7.) Can you recommend some other YA books dealing with synaesthesia (or one of the other psychological issues involved in Ultraviolet)?

I didn't discover this book until well after I'd started writing mine, but Wendy Mass's A Mango-Shaped Space is a contemporary novel about a girl with synesthesia, and also deals with issues of grief and depression. It's beautifully written and I'd recommend it to anyone who's interested in learning more.

Thanks very much, Rebecca, for these thoughtful responses to my questions!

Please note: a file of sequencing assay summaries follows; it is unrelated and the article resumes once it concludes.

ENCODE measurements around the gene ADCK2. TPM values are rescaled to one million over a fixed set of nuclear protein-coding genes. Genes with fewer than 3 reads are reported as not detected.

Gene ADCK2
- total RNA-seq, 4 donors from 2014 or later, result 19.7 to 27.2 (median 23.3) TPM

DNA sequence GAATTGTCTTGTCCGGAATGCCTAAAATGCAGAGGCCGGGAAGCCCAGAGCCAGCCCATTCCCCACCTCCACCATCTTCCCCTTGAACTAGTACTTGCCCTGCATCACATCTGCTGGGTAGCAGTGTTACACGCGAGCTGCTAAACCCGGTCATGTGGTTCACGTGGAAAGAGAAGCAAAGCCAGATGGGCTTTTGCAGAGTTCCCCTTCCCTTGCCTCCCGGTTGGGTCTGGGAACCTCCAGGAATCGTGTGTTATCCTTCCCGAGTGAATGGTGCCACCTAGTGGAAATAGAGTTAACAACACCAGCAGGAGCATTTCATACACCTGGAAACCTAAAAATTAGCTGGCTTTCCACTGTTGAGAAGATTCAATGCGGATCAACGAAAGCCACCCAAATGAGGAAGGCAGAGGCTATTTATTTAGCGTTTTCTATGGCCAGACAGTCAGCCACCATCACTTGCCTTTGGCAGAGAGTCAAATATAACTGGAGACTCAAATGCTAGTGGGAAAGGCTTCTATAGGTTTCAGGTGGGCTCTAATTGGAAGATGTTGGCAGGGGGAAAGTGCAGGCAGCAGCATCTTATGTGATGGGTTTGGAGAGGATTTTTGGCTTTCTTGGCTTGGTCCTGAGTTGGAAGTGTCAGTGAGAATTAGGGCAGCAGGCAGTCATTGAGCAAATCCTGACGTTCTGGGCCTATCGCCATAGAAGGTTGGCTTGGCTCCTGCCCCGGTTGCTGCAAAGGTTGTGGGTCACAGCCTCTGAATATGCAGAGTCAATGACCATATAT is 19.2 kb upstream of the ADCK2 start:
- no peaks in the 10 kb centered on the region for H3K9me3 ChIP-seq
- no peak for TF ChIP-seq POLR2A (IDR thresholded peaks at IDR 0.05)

Readers, I'm curious — have you read many YA novels that highlighted the treatment of a mental illness, not just its symptoms/diagnosis? What have been your impressions of the portrayals of psychiatric facilities in YA?


  1. Ultraviolet has been on my radar for awhile now, but it's just been moved up to a must-read! Great author interview!

  2. I have this on my to-read list so it was great to read more about it. I think it's so good to really research this topic before writing about it, there are too many stereotypes out there, so readers really need to know the real issues and situations